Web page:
Combine 4 cups bread flour and yeast in a large bowl. Stir in water and mix until a soft, sticky dough forms, adding a little more flour if necessary. (I know it says 6 cups flour but don't feel the need to use it all).
Cover with a damp tea towel and let rest 20 minutes.
Mix in olive oil, white wine, 2 Tablespoons rosemary, and salt. Stir in enough flour to make a soft dough. Turn dough out onto a generously floured surface and begin to knead, sprinkling with more flour as needed to keep dough from sticking to your work surface and hands. Knead for 7 to 8 minutes.
Place the dough in a straight sided plastic container with a snap on lid and let rise until doubled, about 1 to 1-1/2 hours. The ideal room/dough temperature for rising dough is about 75 degrees.
After 30 minutes, place a baking stone in the oven and heat to 450 degrees.
Scrape the dough out of the container onto a lightly floured work surface and divide it into two balls. Place the dough balls on pieces of unbleached parchment paper and flatten each one into a disk or oval about 1/2" thick. Note: I can fit two ovals (but not two rounds) on my rectangular baking stone at one time. If you can only bake one focaccia at a time, set the other one in a cool place or the refrigerator while the first one bakes; or you can always cut the recipe in half.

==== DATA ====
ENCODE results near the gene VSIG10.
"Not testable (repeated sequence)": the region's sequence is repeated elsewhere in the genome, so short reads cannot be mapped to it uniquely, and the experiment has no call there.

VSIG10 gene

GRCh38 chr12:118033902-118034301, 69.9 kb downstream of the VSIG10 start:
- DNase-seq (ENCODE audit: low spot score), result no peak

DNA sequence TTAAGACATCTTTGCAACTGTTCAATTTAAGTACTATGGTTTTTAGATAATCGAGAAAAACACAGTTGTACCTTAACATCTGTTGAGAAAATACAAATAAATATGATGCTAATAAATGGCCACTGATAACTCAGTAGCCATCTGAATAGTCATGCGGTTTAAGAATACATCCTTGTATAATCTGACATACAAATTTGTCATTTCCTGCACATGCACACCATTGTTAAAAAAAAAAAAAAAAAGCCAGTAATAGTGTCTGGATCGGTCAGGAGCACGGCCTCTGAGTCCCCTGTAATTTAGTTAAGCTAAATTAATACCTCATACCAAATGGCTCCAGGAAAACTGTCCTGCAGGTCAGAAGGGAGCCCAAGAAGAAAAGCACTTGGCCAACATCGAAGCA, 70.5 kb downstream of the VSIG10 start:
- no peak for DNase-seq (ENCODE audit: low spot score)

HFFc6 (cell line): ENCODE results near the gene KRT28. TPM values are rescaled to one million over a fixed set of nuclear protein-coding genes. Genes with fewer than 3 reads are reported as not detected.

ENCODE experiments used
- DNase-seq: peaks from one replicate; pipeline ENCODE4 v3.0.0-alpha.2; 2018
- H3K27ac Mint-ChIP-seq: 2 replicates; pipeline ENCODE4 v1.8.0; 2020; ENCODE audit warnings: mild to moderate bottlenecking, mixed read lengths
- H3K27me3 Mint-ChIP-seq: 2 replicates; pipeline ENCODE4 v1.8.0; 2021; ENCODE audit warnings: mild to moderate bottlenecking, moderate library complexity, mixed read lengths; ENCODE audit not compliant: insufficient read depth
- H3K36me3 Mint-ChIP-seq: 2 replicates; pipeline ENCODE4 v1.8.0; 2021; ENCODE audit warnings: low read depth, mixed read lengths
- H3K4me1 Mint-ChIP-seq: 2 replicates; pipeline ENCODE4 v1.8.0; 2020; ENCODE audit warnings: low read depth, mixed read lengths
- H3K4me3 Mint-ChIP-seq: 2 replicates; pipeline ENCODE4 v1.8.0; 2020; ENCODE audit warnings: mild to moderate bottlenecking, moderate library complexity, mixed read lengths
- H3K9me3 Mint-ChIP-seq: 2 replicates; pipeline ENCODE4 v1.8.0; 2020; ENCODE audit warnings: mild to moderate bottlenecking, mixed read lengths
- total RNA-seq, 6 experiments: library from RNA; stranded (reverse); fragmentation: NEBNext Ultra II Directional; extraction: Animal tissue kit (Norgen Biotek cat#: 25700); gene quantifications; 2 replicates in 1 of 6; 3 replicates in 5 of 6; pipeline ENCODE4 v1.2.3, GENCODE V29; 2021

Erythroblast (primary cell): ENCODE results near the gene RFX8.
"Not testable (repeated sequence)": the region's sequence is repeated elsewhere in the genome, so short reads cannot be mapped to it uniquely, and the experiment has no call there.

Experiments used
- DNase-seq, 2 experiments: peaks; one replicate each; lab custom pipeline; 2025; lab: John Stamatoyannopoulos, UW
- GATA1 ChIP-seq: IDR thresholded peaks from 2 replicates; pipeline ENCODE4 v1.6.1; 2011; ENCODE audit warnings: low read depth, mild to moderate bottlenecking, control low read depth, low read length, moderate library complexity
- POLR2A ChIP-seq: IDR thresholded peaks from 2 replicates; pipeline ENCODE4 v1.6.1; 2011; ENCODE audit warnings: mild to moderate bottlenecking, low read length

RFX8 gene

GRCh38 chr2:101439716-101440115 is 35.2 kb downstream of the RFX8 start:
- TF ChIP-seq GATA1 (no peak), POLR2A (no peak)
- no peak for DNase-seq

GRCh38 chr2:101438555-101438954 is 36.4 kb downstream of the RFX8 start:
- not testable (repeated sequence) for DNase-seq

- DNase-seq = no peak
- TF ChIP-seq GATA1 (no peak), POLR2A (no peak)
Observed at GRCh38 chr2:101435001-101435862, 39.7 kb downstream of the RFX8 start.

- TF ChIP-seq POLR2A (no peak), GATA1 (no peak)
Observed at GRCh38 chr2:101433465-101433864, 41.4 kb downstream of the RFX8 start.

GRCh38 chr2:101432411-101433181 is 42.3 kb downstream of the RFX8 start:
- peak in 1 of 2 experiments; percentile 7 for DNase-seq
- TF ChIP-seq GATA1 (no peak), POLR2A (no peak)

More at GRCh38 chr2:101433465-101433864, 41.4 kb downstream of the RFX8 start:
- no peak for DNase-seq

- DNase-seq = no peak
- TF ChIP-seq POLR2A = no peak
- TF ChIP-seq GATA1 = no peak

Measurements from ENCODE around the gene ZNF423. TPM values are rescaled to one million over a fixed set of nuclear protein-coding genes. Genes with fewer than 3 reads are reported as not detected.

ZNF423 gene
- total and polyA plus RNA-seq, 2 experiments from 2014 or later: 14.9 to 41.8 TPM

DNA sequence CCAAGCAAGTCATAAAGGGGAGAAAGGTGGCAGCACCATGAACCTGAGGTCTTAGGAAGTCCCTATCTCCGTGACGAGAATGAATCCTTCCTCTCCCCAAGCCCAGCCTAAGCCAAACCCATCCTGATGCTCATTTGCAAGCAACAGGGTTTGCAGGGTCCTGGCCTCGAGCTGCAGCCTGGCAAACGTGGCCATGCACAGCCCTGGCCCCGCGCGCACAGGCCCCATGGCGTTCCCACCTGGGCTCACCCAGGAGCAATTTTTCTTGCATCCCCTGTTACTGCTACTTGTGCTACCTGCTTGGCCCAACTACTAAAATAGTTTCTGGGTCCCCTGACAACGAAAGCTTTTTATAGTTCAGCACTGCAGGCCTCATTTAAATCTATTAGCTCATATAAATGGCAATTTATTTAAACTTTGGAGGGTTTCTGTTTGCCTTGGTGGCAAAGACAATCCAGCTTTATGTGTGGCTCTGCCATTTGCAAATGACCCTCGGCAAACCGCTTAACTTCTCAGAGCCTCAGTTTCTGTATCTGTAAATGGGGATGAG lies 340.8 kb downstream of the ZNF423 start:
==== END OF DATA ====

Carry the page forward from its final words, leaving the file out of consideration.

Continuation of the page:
Generously drizzle the dough with olive oil and use your fingers to spread it evenly, then dimple the dough all over with the pads of your fingers and scatter the remaining 2 Tablespoons of rosemary and the Pecorino Romano over it.
Cover focaccia with a damp tea towel or plastic wrap and let rise for about 30 minutes, or until the dough springs back slowly when you press a finger into it.
Slide the focaccia onto the hot baking stone and bake 10 minutes, then lower the temperature to 375 degrees and bake for another 15 minutes, or until the crust is golden. Cool on a wire rack 5 to 10 minutes before serving. Focaccia is best when eaten the same day it's baked, but it freezes beautifully.